Well, what’s the most important thing for your not-for-profit clients when you’re selling them? Is it the selling price? Or is it who the buyer is?
For not-for-profit clients, it isn’t the sales price. It definitely is that it is a good fit for the community with a similar mission and vision for the property.
So, have any of your clients, for argument’s sake, taken an offer that’s 10 percent less than the highest offer because they liked the buyer better?
Absolutely. And it blows me away every time it happens. But they feel like they have a duty to those staff and residents. We’ve had groups select a second and third highest offers and choose those just because they were a better fit for the organization.
And do the not-for-profit sellers tend to keep the upcoming sale confidential from their staff at the local facility level, much like the for-profit guys do?
That’s a good question. I would say at our proposal level, when we’re exploring the pricing and the sales process it’s kept confidential. But once a buyer submits a letter of intent, a number of key personnel at the facility level are brought into the mix. And then, when due diligence period starts, it’s amazing to me that the not-for-profits do bring in their staff and residents much earlier in the process than for-profits. They think that it’s an obligation they have. And then, also it helps them better with the public relations.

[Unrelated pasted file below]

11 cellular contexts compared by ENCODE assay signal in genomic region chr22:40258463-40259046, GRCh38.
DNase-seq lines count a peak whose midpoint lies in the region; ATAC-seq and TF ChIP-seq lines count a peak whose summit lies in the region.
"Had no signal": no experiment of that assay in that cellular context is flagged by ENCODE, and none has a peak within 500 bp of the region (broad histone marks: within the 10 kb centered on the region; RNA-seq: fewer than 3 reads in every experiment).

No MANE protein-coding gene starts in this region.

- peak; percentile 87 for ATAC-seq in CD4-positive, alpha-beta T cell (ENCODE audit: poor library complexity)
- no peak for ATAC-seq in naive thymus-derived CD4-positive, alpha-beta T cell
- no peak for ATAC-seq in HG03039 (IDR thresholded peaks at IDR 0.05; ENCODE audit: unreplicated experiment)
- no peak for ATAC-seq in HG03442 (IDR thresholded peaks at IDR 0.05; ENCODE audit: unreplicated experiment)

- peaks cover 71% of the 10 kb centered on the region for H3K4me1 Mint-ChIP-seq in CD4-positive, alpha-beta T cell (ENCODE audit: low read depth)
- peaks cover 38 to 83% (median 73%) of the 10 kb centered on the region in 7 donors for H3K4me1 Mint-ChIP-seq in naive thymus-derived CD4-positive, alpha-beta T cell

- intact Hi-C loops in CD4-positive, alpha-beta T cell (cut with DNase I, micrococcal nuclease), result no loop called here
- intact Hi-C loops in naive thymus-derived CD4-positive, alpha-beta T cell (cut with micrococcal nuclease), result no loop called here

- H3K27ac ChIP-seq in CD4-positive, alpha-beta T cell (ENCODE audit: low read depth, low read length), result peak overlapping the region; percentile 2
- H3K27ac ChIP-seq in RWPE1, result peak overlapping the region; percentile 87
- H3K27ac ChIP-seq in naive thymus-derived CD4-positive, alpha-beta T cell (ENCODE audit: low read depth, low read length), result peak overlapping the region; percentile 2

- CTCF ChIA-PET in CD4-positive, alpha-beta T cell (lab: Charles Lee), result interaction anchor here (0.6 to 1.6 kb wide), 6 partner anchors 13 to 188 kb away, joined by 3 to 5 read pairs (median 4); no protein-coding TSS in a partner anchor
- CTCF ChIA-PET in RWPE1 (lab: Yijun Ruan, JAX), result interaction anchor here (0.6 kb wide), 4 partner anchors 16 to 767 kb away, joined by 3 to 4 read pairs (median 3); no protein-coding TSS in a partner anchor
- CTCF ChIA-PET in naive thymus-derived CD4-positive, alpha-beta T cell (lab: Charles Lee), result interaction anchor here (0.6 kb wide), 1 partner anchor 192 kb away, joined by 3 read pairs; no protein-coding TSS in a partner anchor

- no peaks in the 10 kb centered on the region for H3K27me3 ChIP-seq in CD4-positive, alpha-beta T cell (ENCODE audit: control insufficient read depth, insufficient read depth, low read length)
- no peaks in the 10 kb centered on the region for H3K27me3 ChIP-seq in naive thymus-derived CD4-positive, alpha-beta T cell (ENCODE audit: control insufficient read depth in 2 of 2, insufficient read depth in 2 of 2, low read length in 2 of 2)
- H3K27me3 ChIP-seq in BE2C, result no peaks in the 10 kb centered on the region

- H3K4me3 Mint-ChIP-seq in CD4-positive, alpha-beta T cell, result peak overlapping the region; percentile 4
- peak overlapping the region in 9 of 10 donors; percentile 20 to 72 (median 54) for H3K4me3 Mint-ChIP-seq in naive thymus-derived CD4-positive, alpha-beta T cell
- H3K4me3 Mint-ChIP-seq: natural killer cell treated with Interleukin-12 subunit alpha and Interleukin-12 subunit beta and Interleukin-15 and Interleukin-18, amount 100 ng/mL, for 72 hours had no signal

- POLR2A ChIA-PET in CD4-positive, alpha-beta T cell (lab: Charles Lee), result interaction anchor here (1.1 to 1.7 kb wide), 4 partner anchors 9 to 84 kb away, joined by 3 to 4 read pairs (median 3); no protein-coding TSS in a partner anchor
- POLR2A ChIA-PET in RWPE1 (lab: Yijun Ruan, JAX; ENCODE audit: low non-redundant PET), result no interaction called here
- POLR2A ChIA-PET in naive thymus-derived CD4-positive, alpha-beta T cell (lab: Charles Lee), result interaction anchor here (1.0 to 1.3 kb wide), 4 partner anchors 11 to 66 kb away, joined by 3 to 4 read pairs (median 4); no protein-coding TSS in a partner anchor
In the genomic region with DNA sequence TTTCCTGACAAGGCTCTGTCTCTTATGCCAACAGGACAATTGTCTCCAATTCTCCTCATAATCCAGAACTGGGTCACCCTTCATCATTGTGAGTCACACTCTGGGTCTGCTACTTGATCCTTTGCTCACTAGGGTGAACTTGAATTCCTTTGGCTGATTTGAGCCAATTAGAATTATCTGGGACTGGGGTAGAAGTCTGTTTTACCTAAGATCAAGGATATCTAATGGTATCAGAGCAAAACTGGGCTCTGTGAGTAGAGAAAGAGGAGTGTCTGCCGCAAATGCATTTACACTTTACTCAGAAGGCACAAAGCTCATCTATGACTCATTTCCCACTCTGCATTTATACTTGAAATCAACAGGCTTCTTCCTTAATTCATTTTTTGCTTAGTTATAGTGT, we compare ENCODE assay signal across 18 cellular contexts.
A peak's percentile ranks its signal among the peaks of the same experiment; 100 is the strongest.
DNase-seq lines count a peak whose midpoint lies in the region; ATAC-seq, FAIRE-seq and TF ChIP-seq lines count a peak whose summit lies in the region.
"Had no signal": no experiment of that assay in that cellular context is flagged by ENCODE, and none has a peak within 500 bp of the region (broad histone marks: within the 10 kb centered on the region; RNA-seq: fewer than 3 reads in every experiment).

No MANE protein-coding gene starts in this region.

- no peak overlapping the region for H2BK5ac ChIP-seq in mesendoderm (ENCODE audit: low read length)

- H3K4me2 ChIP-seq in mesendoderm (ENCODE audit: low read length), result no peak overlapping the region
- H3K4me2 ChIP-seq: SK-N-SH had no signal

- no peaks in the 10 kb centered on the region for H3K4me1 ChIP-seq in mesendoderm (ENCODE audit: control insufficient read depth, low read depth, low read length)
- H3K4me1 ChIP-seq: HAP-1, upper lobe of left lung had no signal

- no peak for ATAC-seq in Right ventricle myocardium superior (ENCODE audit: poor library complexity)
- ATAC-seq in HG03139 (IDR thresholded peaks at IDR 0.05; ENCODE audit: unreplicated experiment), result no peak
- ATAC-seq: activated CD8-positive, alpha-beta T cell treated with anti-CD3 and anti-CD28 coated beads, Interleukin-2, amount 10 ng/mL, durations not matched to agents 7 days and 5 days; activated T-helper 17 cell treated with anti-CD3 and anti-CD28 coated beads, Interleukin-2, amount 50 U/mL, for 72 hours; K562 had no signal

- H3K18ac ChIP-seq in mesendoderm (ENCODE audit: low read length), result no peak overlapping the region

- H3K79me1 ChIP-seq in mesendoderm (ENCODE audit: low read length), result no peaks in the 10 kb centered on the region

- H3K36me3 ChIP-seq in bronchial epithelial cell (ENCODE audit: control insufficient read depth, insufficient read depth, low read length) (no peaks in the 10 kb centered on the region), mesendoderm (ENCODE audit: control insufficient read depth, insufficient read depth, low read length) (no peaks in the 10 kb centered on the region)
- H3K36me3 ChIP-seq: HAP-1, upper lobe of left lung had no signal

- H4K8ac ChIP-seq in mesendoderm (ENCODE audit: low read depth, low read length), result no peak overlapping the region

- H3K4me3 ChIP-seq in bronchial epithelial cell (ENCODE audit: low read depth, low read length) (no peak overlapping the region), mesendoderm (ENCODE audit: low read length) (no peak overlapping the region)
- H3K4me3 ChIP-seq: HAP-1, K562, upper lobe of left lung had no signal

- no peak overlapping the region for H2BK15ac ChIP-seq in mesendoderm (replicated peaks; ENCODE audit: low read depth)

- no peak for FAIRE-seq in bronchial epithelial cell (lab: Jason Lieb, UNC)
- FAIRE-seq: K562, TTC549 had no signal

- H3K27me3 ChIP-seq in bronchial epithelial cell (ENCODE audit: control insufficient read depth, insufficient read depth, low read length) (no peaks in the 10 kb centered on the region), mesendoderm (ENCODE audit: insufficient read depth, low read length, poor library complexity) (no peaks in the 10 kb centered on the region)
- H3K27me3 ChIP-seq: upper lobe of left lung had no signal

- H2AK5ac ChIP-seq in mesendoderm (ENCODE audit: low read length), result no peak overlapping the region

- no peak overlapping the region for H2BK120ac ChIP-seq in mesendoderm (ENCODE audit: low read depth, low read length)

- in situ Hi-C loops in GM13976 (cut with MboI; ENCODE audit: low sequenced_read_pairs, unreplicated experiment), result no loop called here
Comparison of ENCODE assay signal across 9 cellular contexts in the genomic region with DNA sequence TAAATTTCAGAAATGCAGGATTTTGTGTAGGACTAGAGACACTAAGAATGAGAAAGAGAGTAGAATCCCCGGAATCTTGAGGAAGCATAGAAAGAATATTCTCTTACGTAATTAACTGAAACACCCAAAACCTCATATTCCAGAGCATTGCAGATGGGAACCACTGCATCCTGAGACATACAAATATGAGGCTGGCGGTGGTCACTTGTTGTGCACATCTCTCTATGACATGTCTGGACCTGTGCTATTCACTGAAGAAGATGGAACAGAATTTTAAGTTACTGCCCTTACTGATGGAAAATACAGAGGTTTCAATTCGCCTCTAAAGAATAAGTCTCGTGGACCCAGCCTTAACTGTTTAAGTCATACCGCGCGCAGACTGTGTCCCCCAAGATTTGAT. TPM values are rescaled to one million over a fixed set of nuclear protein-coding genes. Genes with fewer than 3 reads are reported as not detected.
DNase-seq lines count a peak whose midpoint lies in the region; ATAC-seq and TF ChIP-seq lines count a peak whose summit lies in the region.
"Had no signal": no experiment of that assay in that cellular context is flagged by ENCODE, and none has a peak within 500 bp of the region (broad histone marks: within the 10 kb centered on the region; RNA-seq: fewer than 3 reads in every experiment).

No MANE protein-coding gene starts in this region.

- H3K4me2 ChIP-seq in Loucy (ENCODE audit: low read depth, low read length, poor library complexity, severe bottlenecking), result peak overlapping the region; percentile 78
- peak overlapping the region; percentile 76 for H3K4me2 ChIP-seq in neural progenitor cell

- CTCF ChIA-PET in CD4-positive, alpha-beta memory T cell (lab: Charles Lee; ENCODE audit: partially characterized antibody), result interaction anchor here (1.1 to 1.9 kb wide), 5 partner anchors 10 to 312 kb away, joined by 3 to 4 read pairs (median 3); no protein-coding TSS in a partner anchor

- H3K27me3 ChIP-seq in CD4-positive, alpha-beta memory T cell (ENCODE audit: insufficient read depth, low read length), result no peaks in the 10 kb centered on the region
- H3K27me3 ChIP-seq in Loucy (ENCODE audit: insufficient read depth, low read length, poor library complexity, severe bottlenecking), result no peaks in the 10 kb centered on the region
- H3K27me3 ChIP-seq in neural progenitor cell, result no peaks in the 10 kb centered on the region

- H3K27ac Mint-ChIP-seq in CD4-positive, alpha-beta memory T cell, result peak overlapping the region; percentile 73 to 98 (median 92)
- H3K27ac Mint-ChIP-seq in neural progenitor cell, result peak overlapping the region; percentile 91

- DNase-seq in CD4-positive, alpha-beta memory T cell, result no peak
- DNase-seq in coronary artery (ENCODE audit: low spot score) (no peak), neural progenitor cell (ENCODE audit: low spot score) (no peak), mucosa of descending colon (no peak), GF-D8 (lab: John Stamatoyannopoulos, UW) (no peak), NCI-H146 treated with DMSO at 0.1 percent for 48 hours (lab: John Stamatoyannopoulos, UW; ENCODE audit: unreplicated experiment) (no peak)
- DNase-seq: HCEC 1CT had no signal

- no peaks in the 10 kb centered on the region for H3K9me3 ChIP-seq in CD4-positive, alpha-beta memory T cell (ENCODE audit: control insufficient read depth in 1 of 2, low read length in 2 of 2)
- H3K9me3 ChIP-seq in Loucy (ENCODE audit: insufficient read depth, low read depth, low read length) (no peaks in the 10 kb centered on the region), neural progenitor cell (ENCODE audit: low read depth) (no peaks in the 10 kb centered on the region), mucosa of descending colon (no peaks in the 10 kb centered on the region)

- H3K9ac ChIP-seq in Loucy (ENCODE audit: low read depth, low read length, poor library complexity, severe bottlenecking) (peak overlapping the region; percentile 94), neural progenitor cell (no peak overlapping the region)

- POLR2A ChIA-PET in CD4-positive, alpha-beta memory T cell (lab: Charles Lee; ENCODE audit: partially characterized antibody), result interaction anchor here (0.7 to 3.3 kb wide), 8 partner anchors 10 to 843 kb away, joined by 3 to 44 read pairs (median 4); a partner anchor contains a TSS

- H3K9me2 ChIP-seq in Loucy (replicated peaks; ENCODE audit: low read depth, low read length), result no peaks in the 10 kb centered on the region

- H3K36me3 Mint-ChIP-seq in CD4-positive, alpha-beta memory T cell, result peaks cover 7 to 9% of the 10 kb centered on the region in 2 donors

Now, we’ve been hearing through the grapevine a lot that there’s a lot of CCRCs that may be coming onto the market primarily because they’re having trouble filling up with residents, because of the housing market crisis. Are you hearing the same thing? And these are mostly on the entrance-fee CCRCs. Are you hearing the same thing? And what is Senior Living Investment Brokerage doing to gear up for that?
We are hearing the same thing, and we’ve experienced a significant uptick in proposals for entry-fee CCRCs. Two major problems with those communities are they are extremely high leveraged with significant amount of debt. And in the current environment with an underperforming asset, we typically can’t even get to the debt level on evaluation. The second thing is they have the entry fees, which provides financing, to be difficult. They’re a liability on the books as far as the entry fee goes. So, we’ve really found that in the last dozen proposals we’ve gotten we can't even get close to the debt level on these assets.
So, we find that it’s going to come to a point that it’s going to get taken back by the bond holders or by the lender. And that’s I think when we’ll be in a position. So, what we’ve been doing at Senior Living is we’ve been making a concerted effort to get in touch with all those lenders and the bond holders to develop those relationships. And also, in our target market, we’re making sure that we’re in constant contact with all of those not-for-profit CCRCs.
And are any of your not-for-profit clients buyers in the market today?
They are not buyers. I’d say across the country they’re all looking, but none are in a position to purchase mainly because the bond market is non-existent right now. And that’s what a lot of them used for their financing. And secondly, they’re focusing on their core assets and getting their house cleaned up as far as their balance sheet goes and their current operations. And they’re more divesting.
Okay. Very good. Well, thank you very much for spending time with us today. And good luck in 2010.
Thank you very much.